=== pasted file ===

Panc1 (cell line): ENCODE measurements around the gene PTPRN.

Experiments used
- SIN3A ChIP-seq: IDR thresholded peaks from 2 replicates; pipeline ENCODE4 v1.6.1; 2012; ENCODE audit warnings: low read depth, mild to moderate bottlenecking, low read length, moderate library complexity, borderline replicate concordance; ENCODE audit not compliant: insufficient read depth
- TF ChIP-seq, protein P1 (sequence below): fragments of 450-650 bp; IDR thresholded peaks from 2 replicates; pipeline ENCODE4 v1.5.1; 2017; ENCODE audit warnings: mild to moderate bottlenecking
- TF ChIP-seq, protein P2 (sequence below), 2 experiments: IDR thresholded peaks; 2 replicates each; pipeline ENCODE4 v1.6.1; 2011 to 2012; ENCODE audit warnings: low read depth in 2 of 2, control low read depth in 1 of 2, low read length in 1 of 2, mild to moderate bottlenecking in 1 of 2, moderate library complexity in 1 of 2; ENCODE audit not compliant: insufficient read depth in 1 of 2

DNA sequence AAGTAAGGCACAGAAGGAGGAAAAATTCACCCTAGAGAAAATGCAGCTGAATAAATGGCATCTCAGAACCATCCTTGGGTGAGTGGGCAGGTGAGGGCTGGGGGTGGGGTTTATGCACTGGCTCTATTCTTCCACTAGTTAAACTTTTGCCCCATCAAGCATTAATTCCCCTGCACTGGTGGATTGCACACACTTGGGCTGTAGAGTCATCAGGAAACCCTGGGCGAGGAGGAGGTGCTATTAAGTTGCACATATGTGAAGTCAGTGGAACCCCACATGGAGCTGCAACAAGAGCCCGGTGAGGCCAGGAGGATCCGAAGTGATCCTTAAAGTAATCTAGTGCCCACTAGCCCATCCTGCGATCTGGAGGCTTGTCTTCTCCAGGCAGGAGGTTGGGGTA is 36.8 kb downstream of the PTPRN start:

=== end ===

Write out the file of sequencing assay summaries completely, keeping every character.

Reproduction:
Panc1 (cell line): ENCODE measurements around the gene PTPRN.

Experiments used
- SIN3A ChIP-seq: IDR thresholded peaks from 2 replicates; pipeline ENCODE4 v1.6.1; 2012; ENCODE audit warnings: low read depth, mild to moderate bottlenecking, low read length, moderate library complexity, borderline replicate concordance; ENCODE audit not compliant: insufficient read depth
- TF ChIP-seq, protein P1 (sequence below): fragments of 450-650 bp; IDR thresholded peaks from 2 replicates; pipeline ENCODE4 v1.5.1; 2017; ENCODE audit warnings: mild to moderate bottlenecking
- TF ChIP-seq, protein P2 (sequence below), 2 experiments: IDR thresholded peaks; 2 replicates each; pipeline ENCODE4 v1.6.1; 2011 to 2012; ENCODE audit warnings: low read depth in 2 of 2, control low read depth in 1 of 2, low read length in 1 of 2, mild to moderate bottlenecking in 1 of 2, moderate library complexity in 1 of 2; ENCODE audit not compliant: insufficient read depth in 1 of 2

DNA sequence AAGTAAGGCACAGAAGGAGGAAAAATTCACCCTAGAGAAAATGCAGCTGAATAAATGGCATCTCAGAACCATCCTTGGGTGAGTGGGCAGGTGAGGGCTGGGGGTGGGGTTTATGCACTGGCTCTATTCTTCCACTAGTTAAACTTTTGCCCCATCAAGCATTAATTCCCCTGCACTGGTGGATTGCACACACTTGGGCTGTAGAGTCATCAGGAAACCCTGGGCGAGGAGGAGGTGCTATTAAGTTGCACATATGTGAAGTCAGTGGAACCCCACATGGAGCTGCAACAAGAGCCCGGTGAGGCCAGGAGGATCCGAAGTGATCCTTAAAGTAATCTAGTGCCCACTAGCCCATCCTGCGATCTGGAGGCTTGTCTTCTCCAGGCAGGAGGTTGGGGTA is 36.8 kb downstream of the PTPRN start: